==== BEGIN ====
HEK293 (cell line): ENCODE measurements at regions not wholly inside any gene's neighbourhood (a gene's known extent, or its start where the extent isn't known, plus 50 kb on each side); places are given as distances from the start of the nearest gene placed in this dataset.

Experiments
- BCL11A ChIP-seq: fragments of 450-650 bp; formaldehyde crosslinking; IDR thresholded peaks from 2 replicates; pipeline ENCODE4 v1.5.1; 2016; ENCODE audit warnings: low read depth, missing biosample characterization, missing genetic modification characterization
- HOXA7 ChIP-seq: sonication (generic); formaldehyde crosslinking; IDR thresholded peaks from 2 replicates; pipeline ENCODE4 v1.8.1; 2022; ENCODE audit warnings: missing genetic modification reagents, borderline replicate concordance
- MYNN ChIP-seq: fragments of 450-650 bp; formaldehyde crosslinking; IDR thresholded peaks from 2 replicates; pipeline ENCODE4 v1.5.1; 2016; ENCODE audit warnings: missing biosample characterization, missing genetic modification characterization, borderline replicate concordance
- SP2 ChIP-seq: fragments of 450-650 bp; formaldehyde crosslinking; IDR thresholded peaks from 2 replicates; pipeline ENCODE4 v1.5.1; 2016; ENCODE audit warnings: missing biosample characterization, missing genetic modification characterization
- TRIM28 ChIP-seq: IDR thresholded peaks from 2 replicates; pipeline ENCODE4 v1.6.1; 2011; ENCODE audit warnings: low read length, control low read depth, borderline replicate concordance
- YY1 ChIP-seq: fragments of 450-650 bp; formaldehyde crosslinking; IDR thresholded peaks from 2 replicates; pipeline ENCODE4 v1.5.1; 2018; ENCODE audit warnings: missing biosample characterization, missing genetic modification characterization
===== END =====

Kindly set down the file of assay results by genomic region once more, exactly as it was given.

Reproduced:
HEK293 (cell line): ENCODE measurements at regions not wholly inside any gene's neighbourhood (a gene's known extent, or its start where the extent isn't known, plus 50 kb on each side); places are given as distances from the start of the nearest gene placed in this dataset.

Experiments
- BCL11A ChIP-seq: fragments of 450-650 bp; formaldehyde crosslinking; IDR thresholded peaks from 2 replicates; pipeline ENCODE4 v1.5.1; 2016; ENCODE audit warnings: low read depth, missing biosample characterization, missing genetic modification characterization
- HOXA7 ChIP-seq: sonication (generic); formaldehyde crosslinking; IDR thresholded peaks from 2 replicates; pipeline ENCODE4 v1.8.1; 2022; ENCODE audit warnings: missing genetic modification reagents, borderline replicate concordance
- MYNN ChIP-seq: fragments of 450-650 bp; formaldehyde crosslinking; IDR thresholded peaks from 2 replicates; pipeline ENCODE4 v1.5.1; 2016; ENCODE audit warnings: missing biosample characterization, missing genetic modification characterization, borderline replicate concordance
- SP2 ChIP-seq: fragments of 450-650 bp; formaldehyde crosslinking; IDR thresholded peaks from 2 replicates; pipeline ENCODE4 v1.5.1; 2016; ENCODE audit warnings: missing biosample characterization, missing genetic modification characterization
- TRIM28 ChIP-seq: IDR thresholded peaks from 2 replicates; pipeline ENCODE4 v1.6.1; 2011; ENCODE audit warnings: low read length, control low read depth, borderline replicate concordance
- YY1 ChIP-seq: fragments of 450-650 bp; formaldehyde crosslinking; IDR thresholded peaks from 2 replicates; pipeline ENCODE4 v1.5.1; 2018; ENCODE audit warnings: missing biosample characterization, missing genetic modification characterization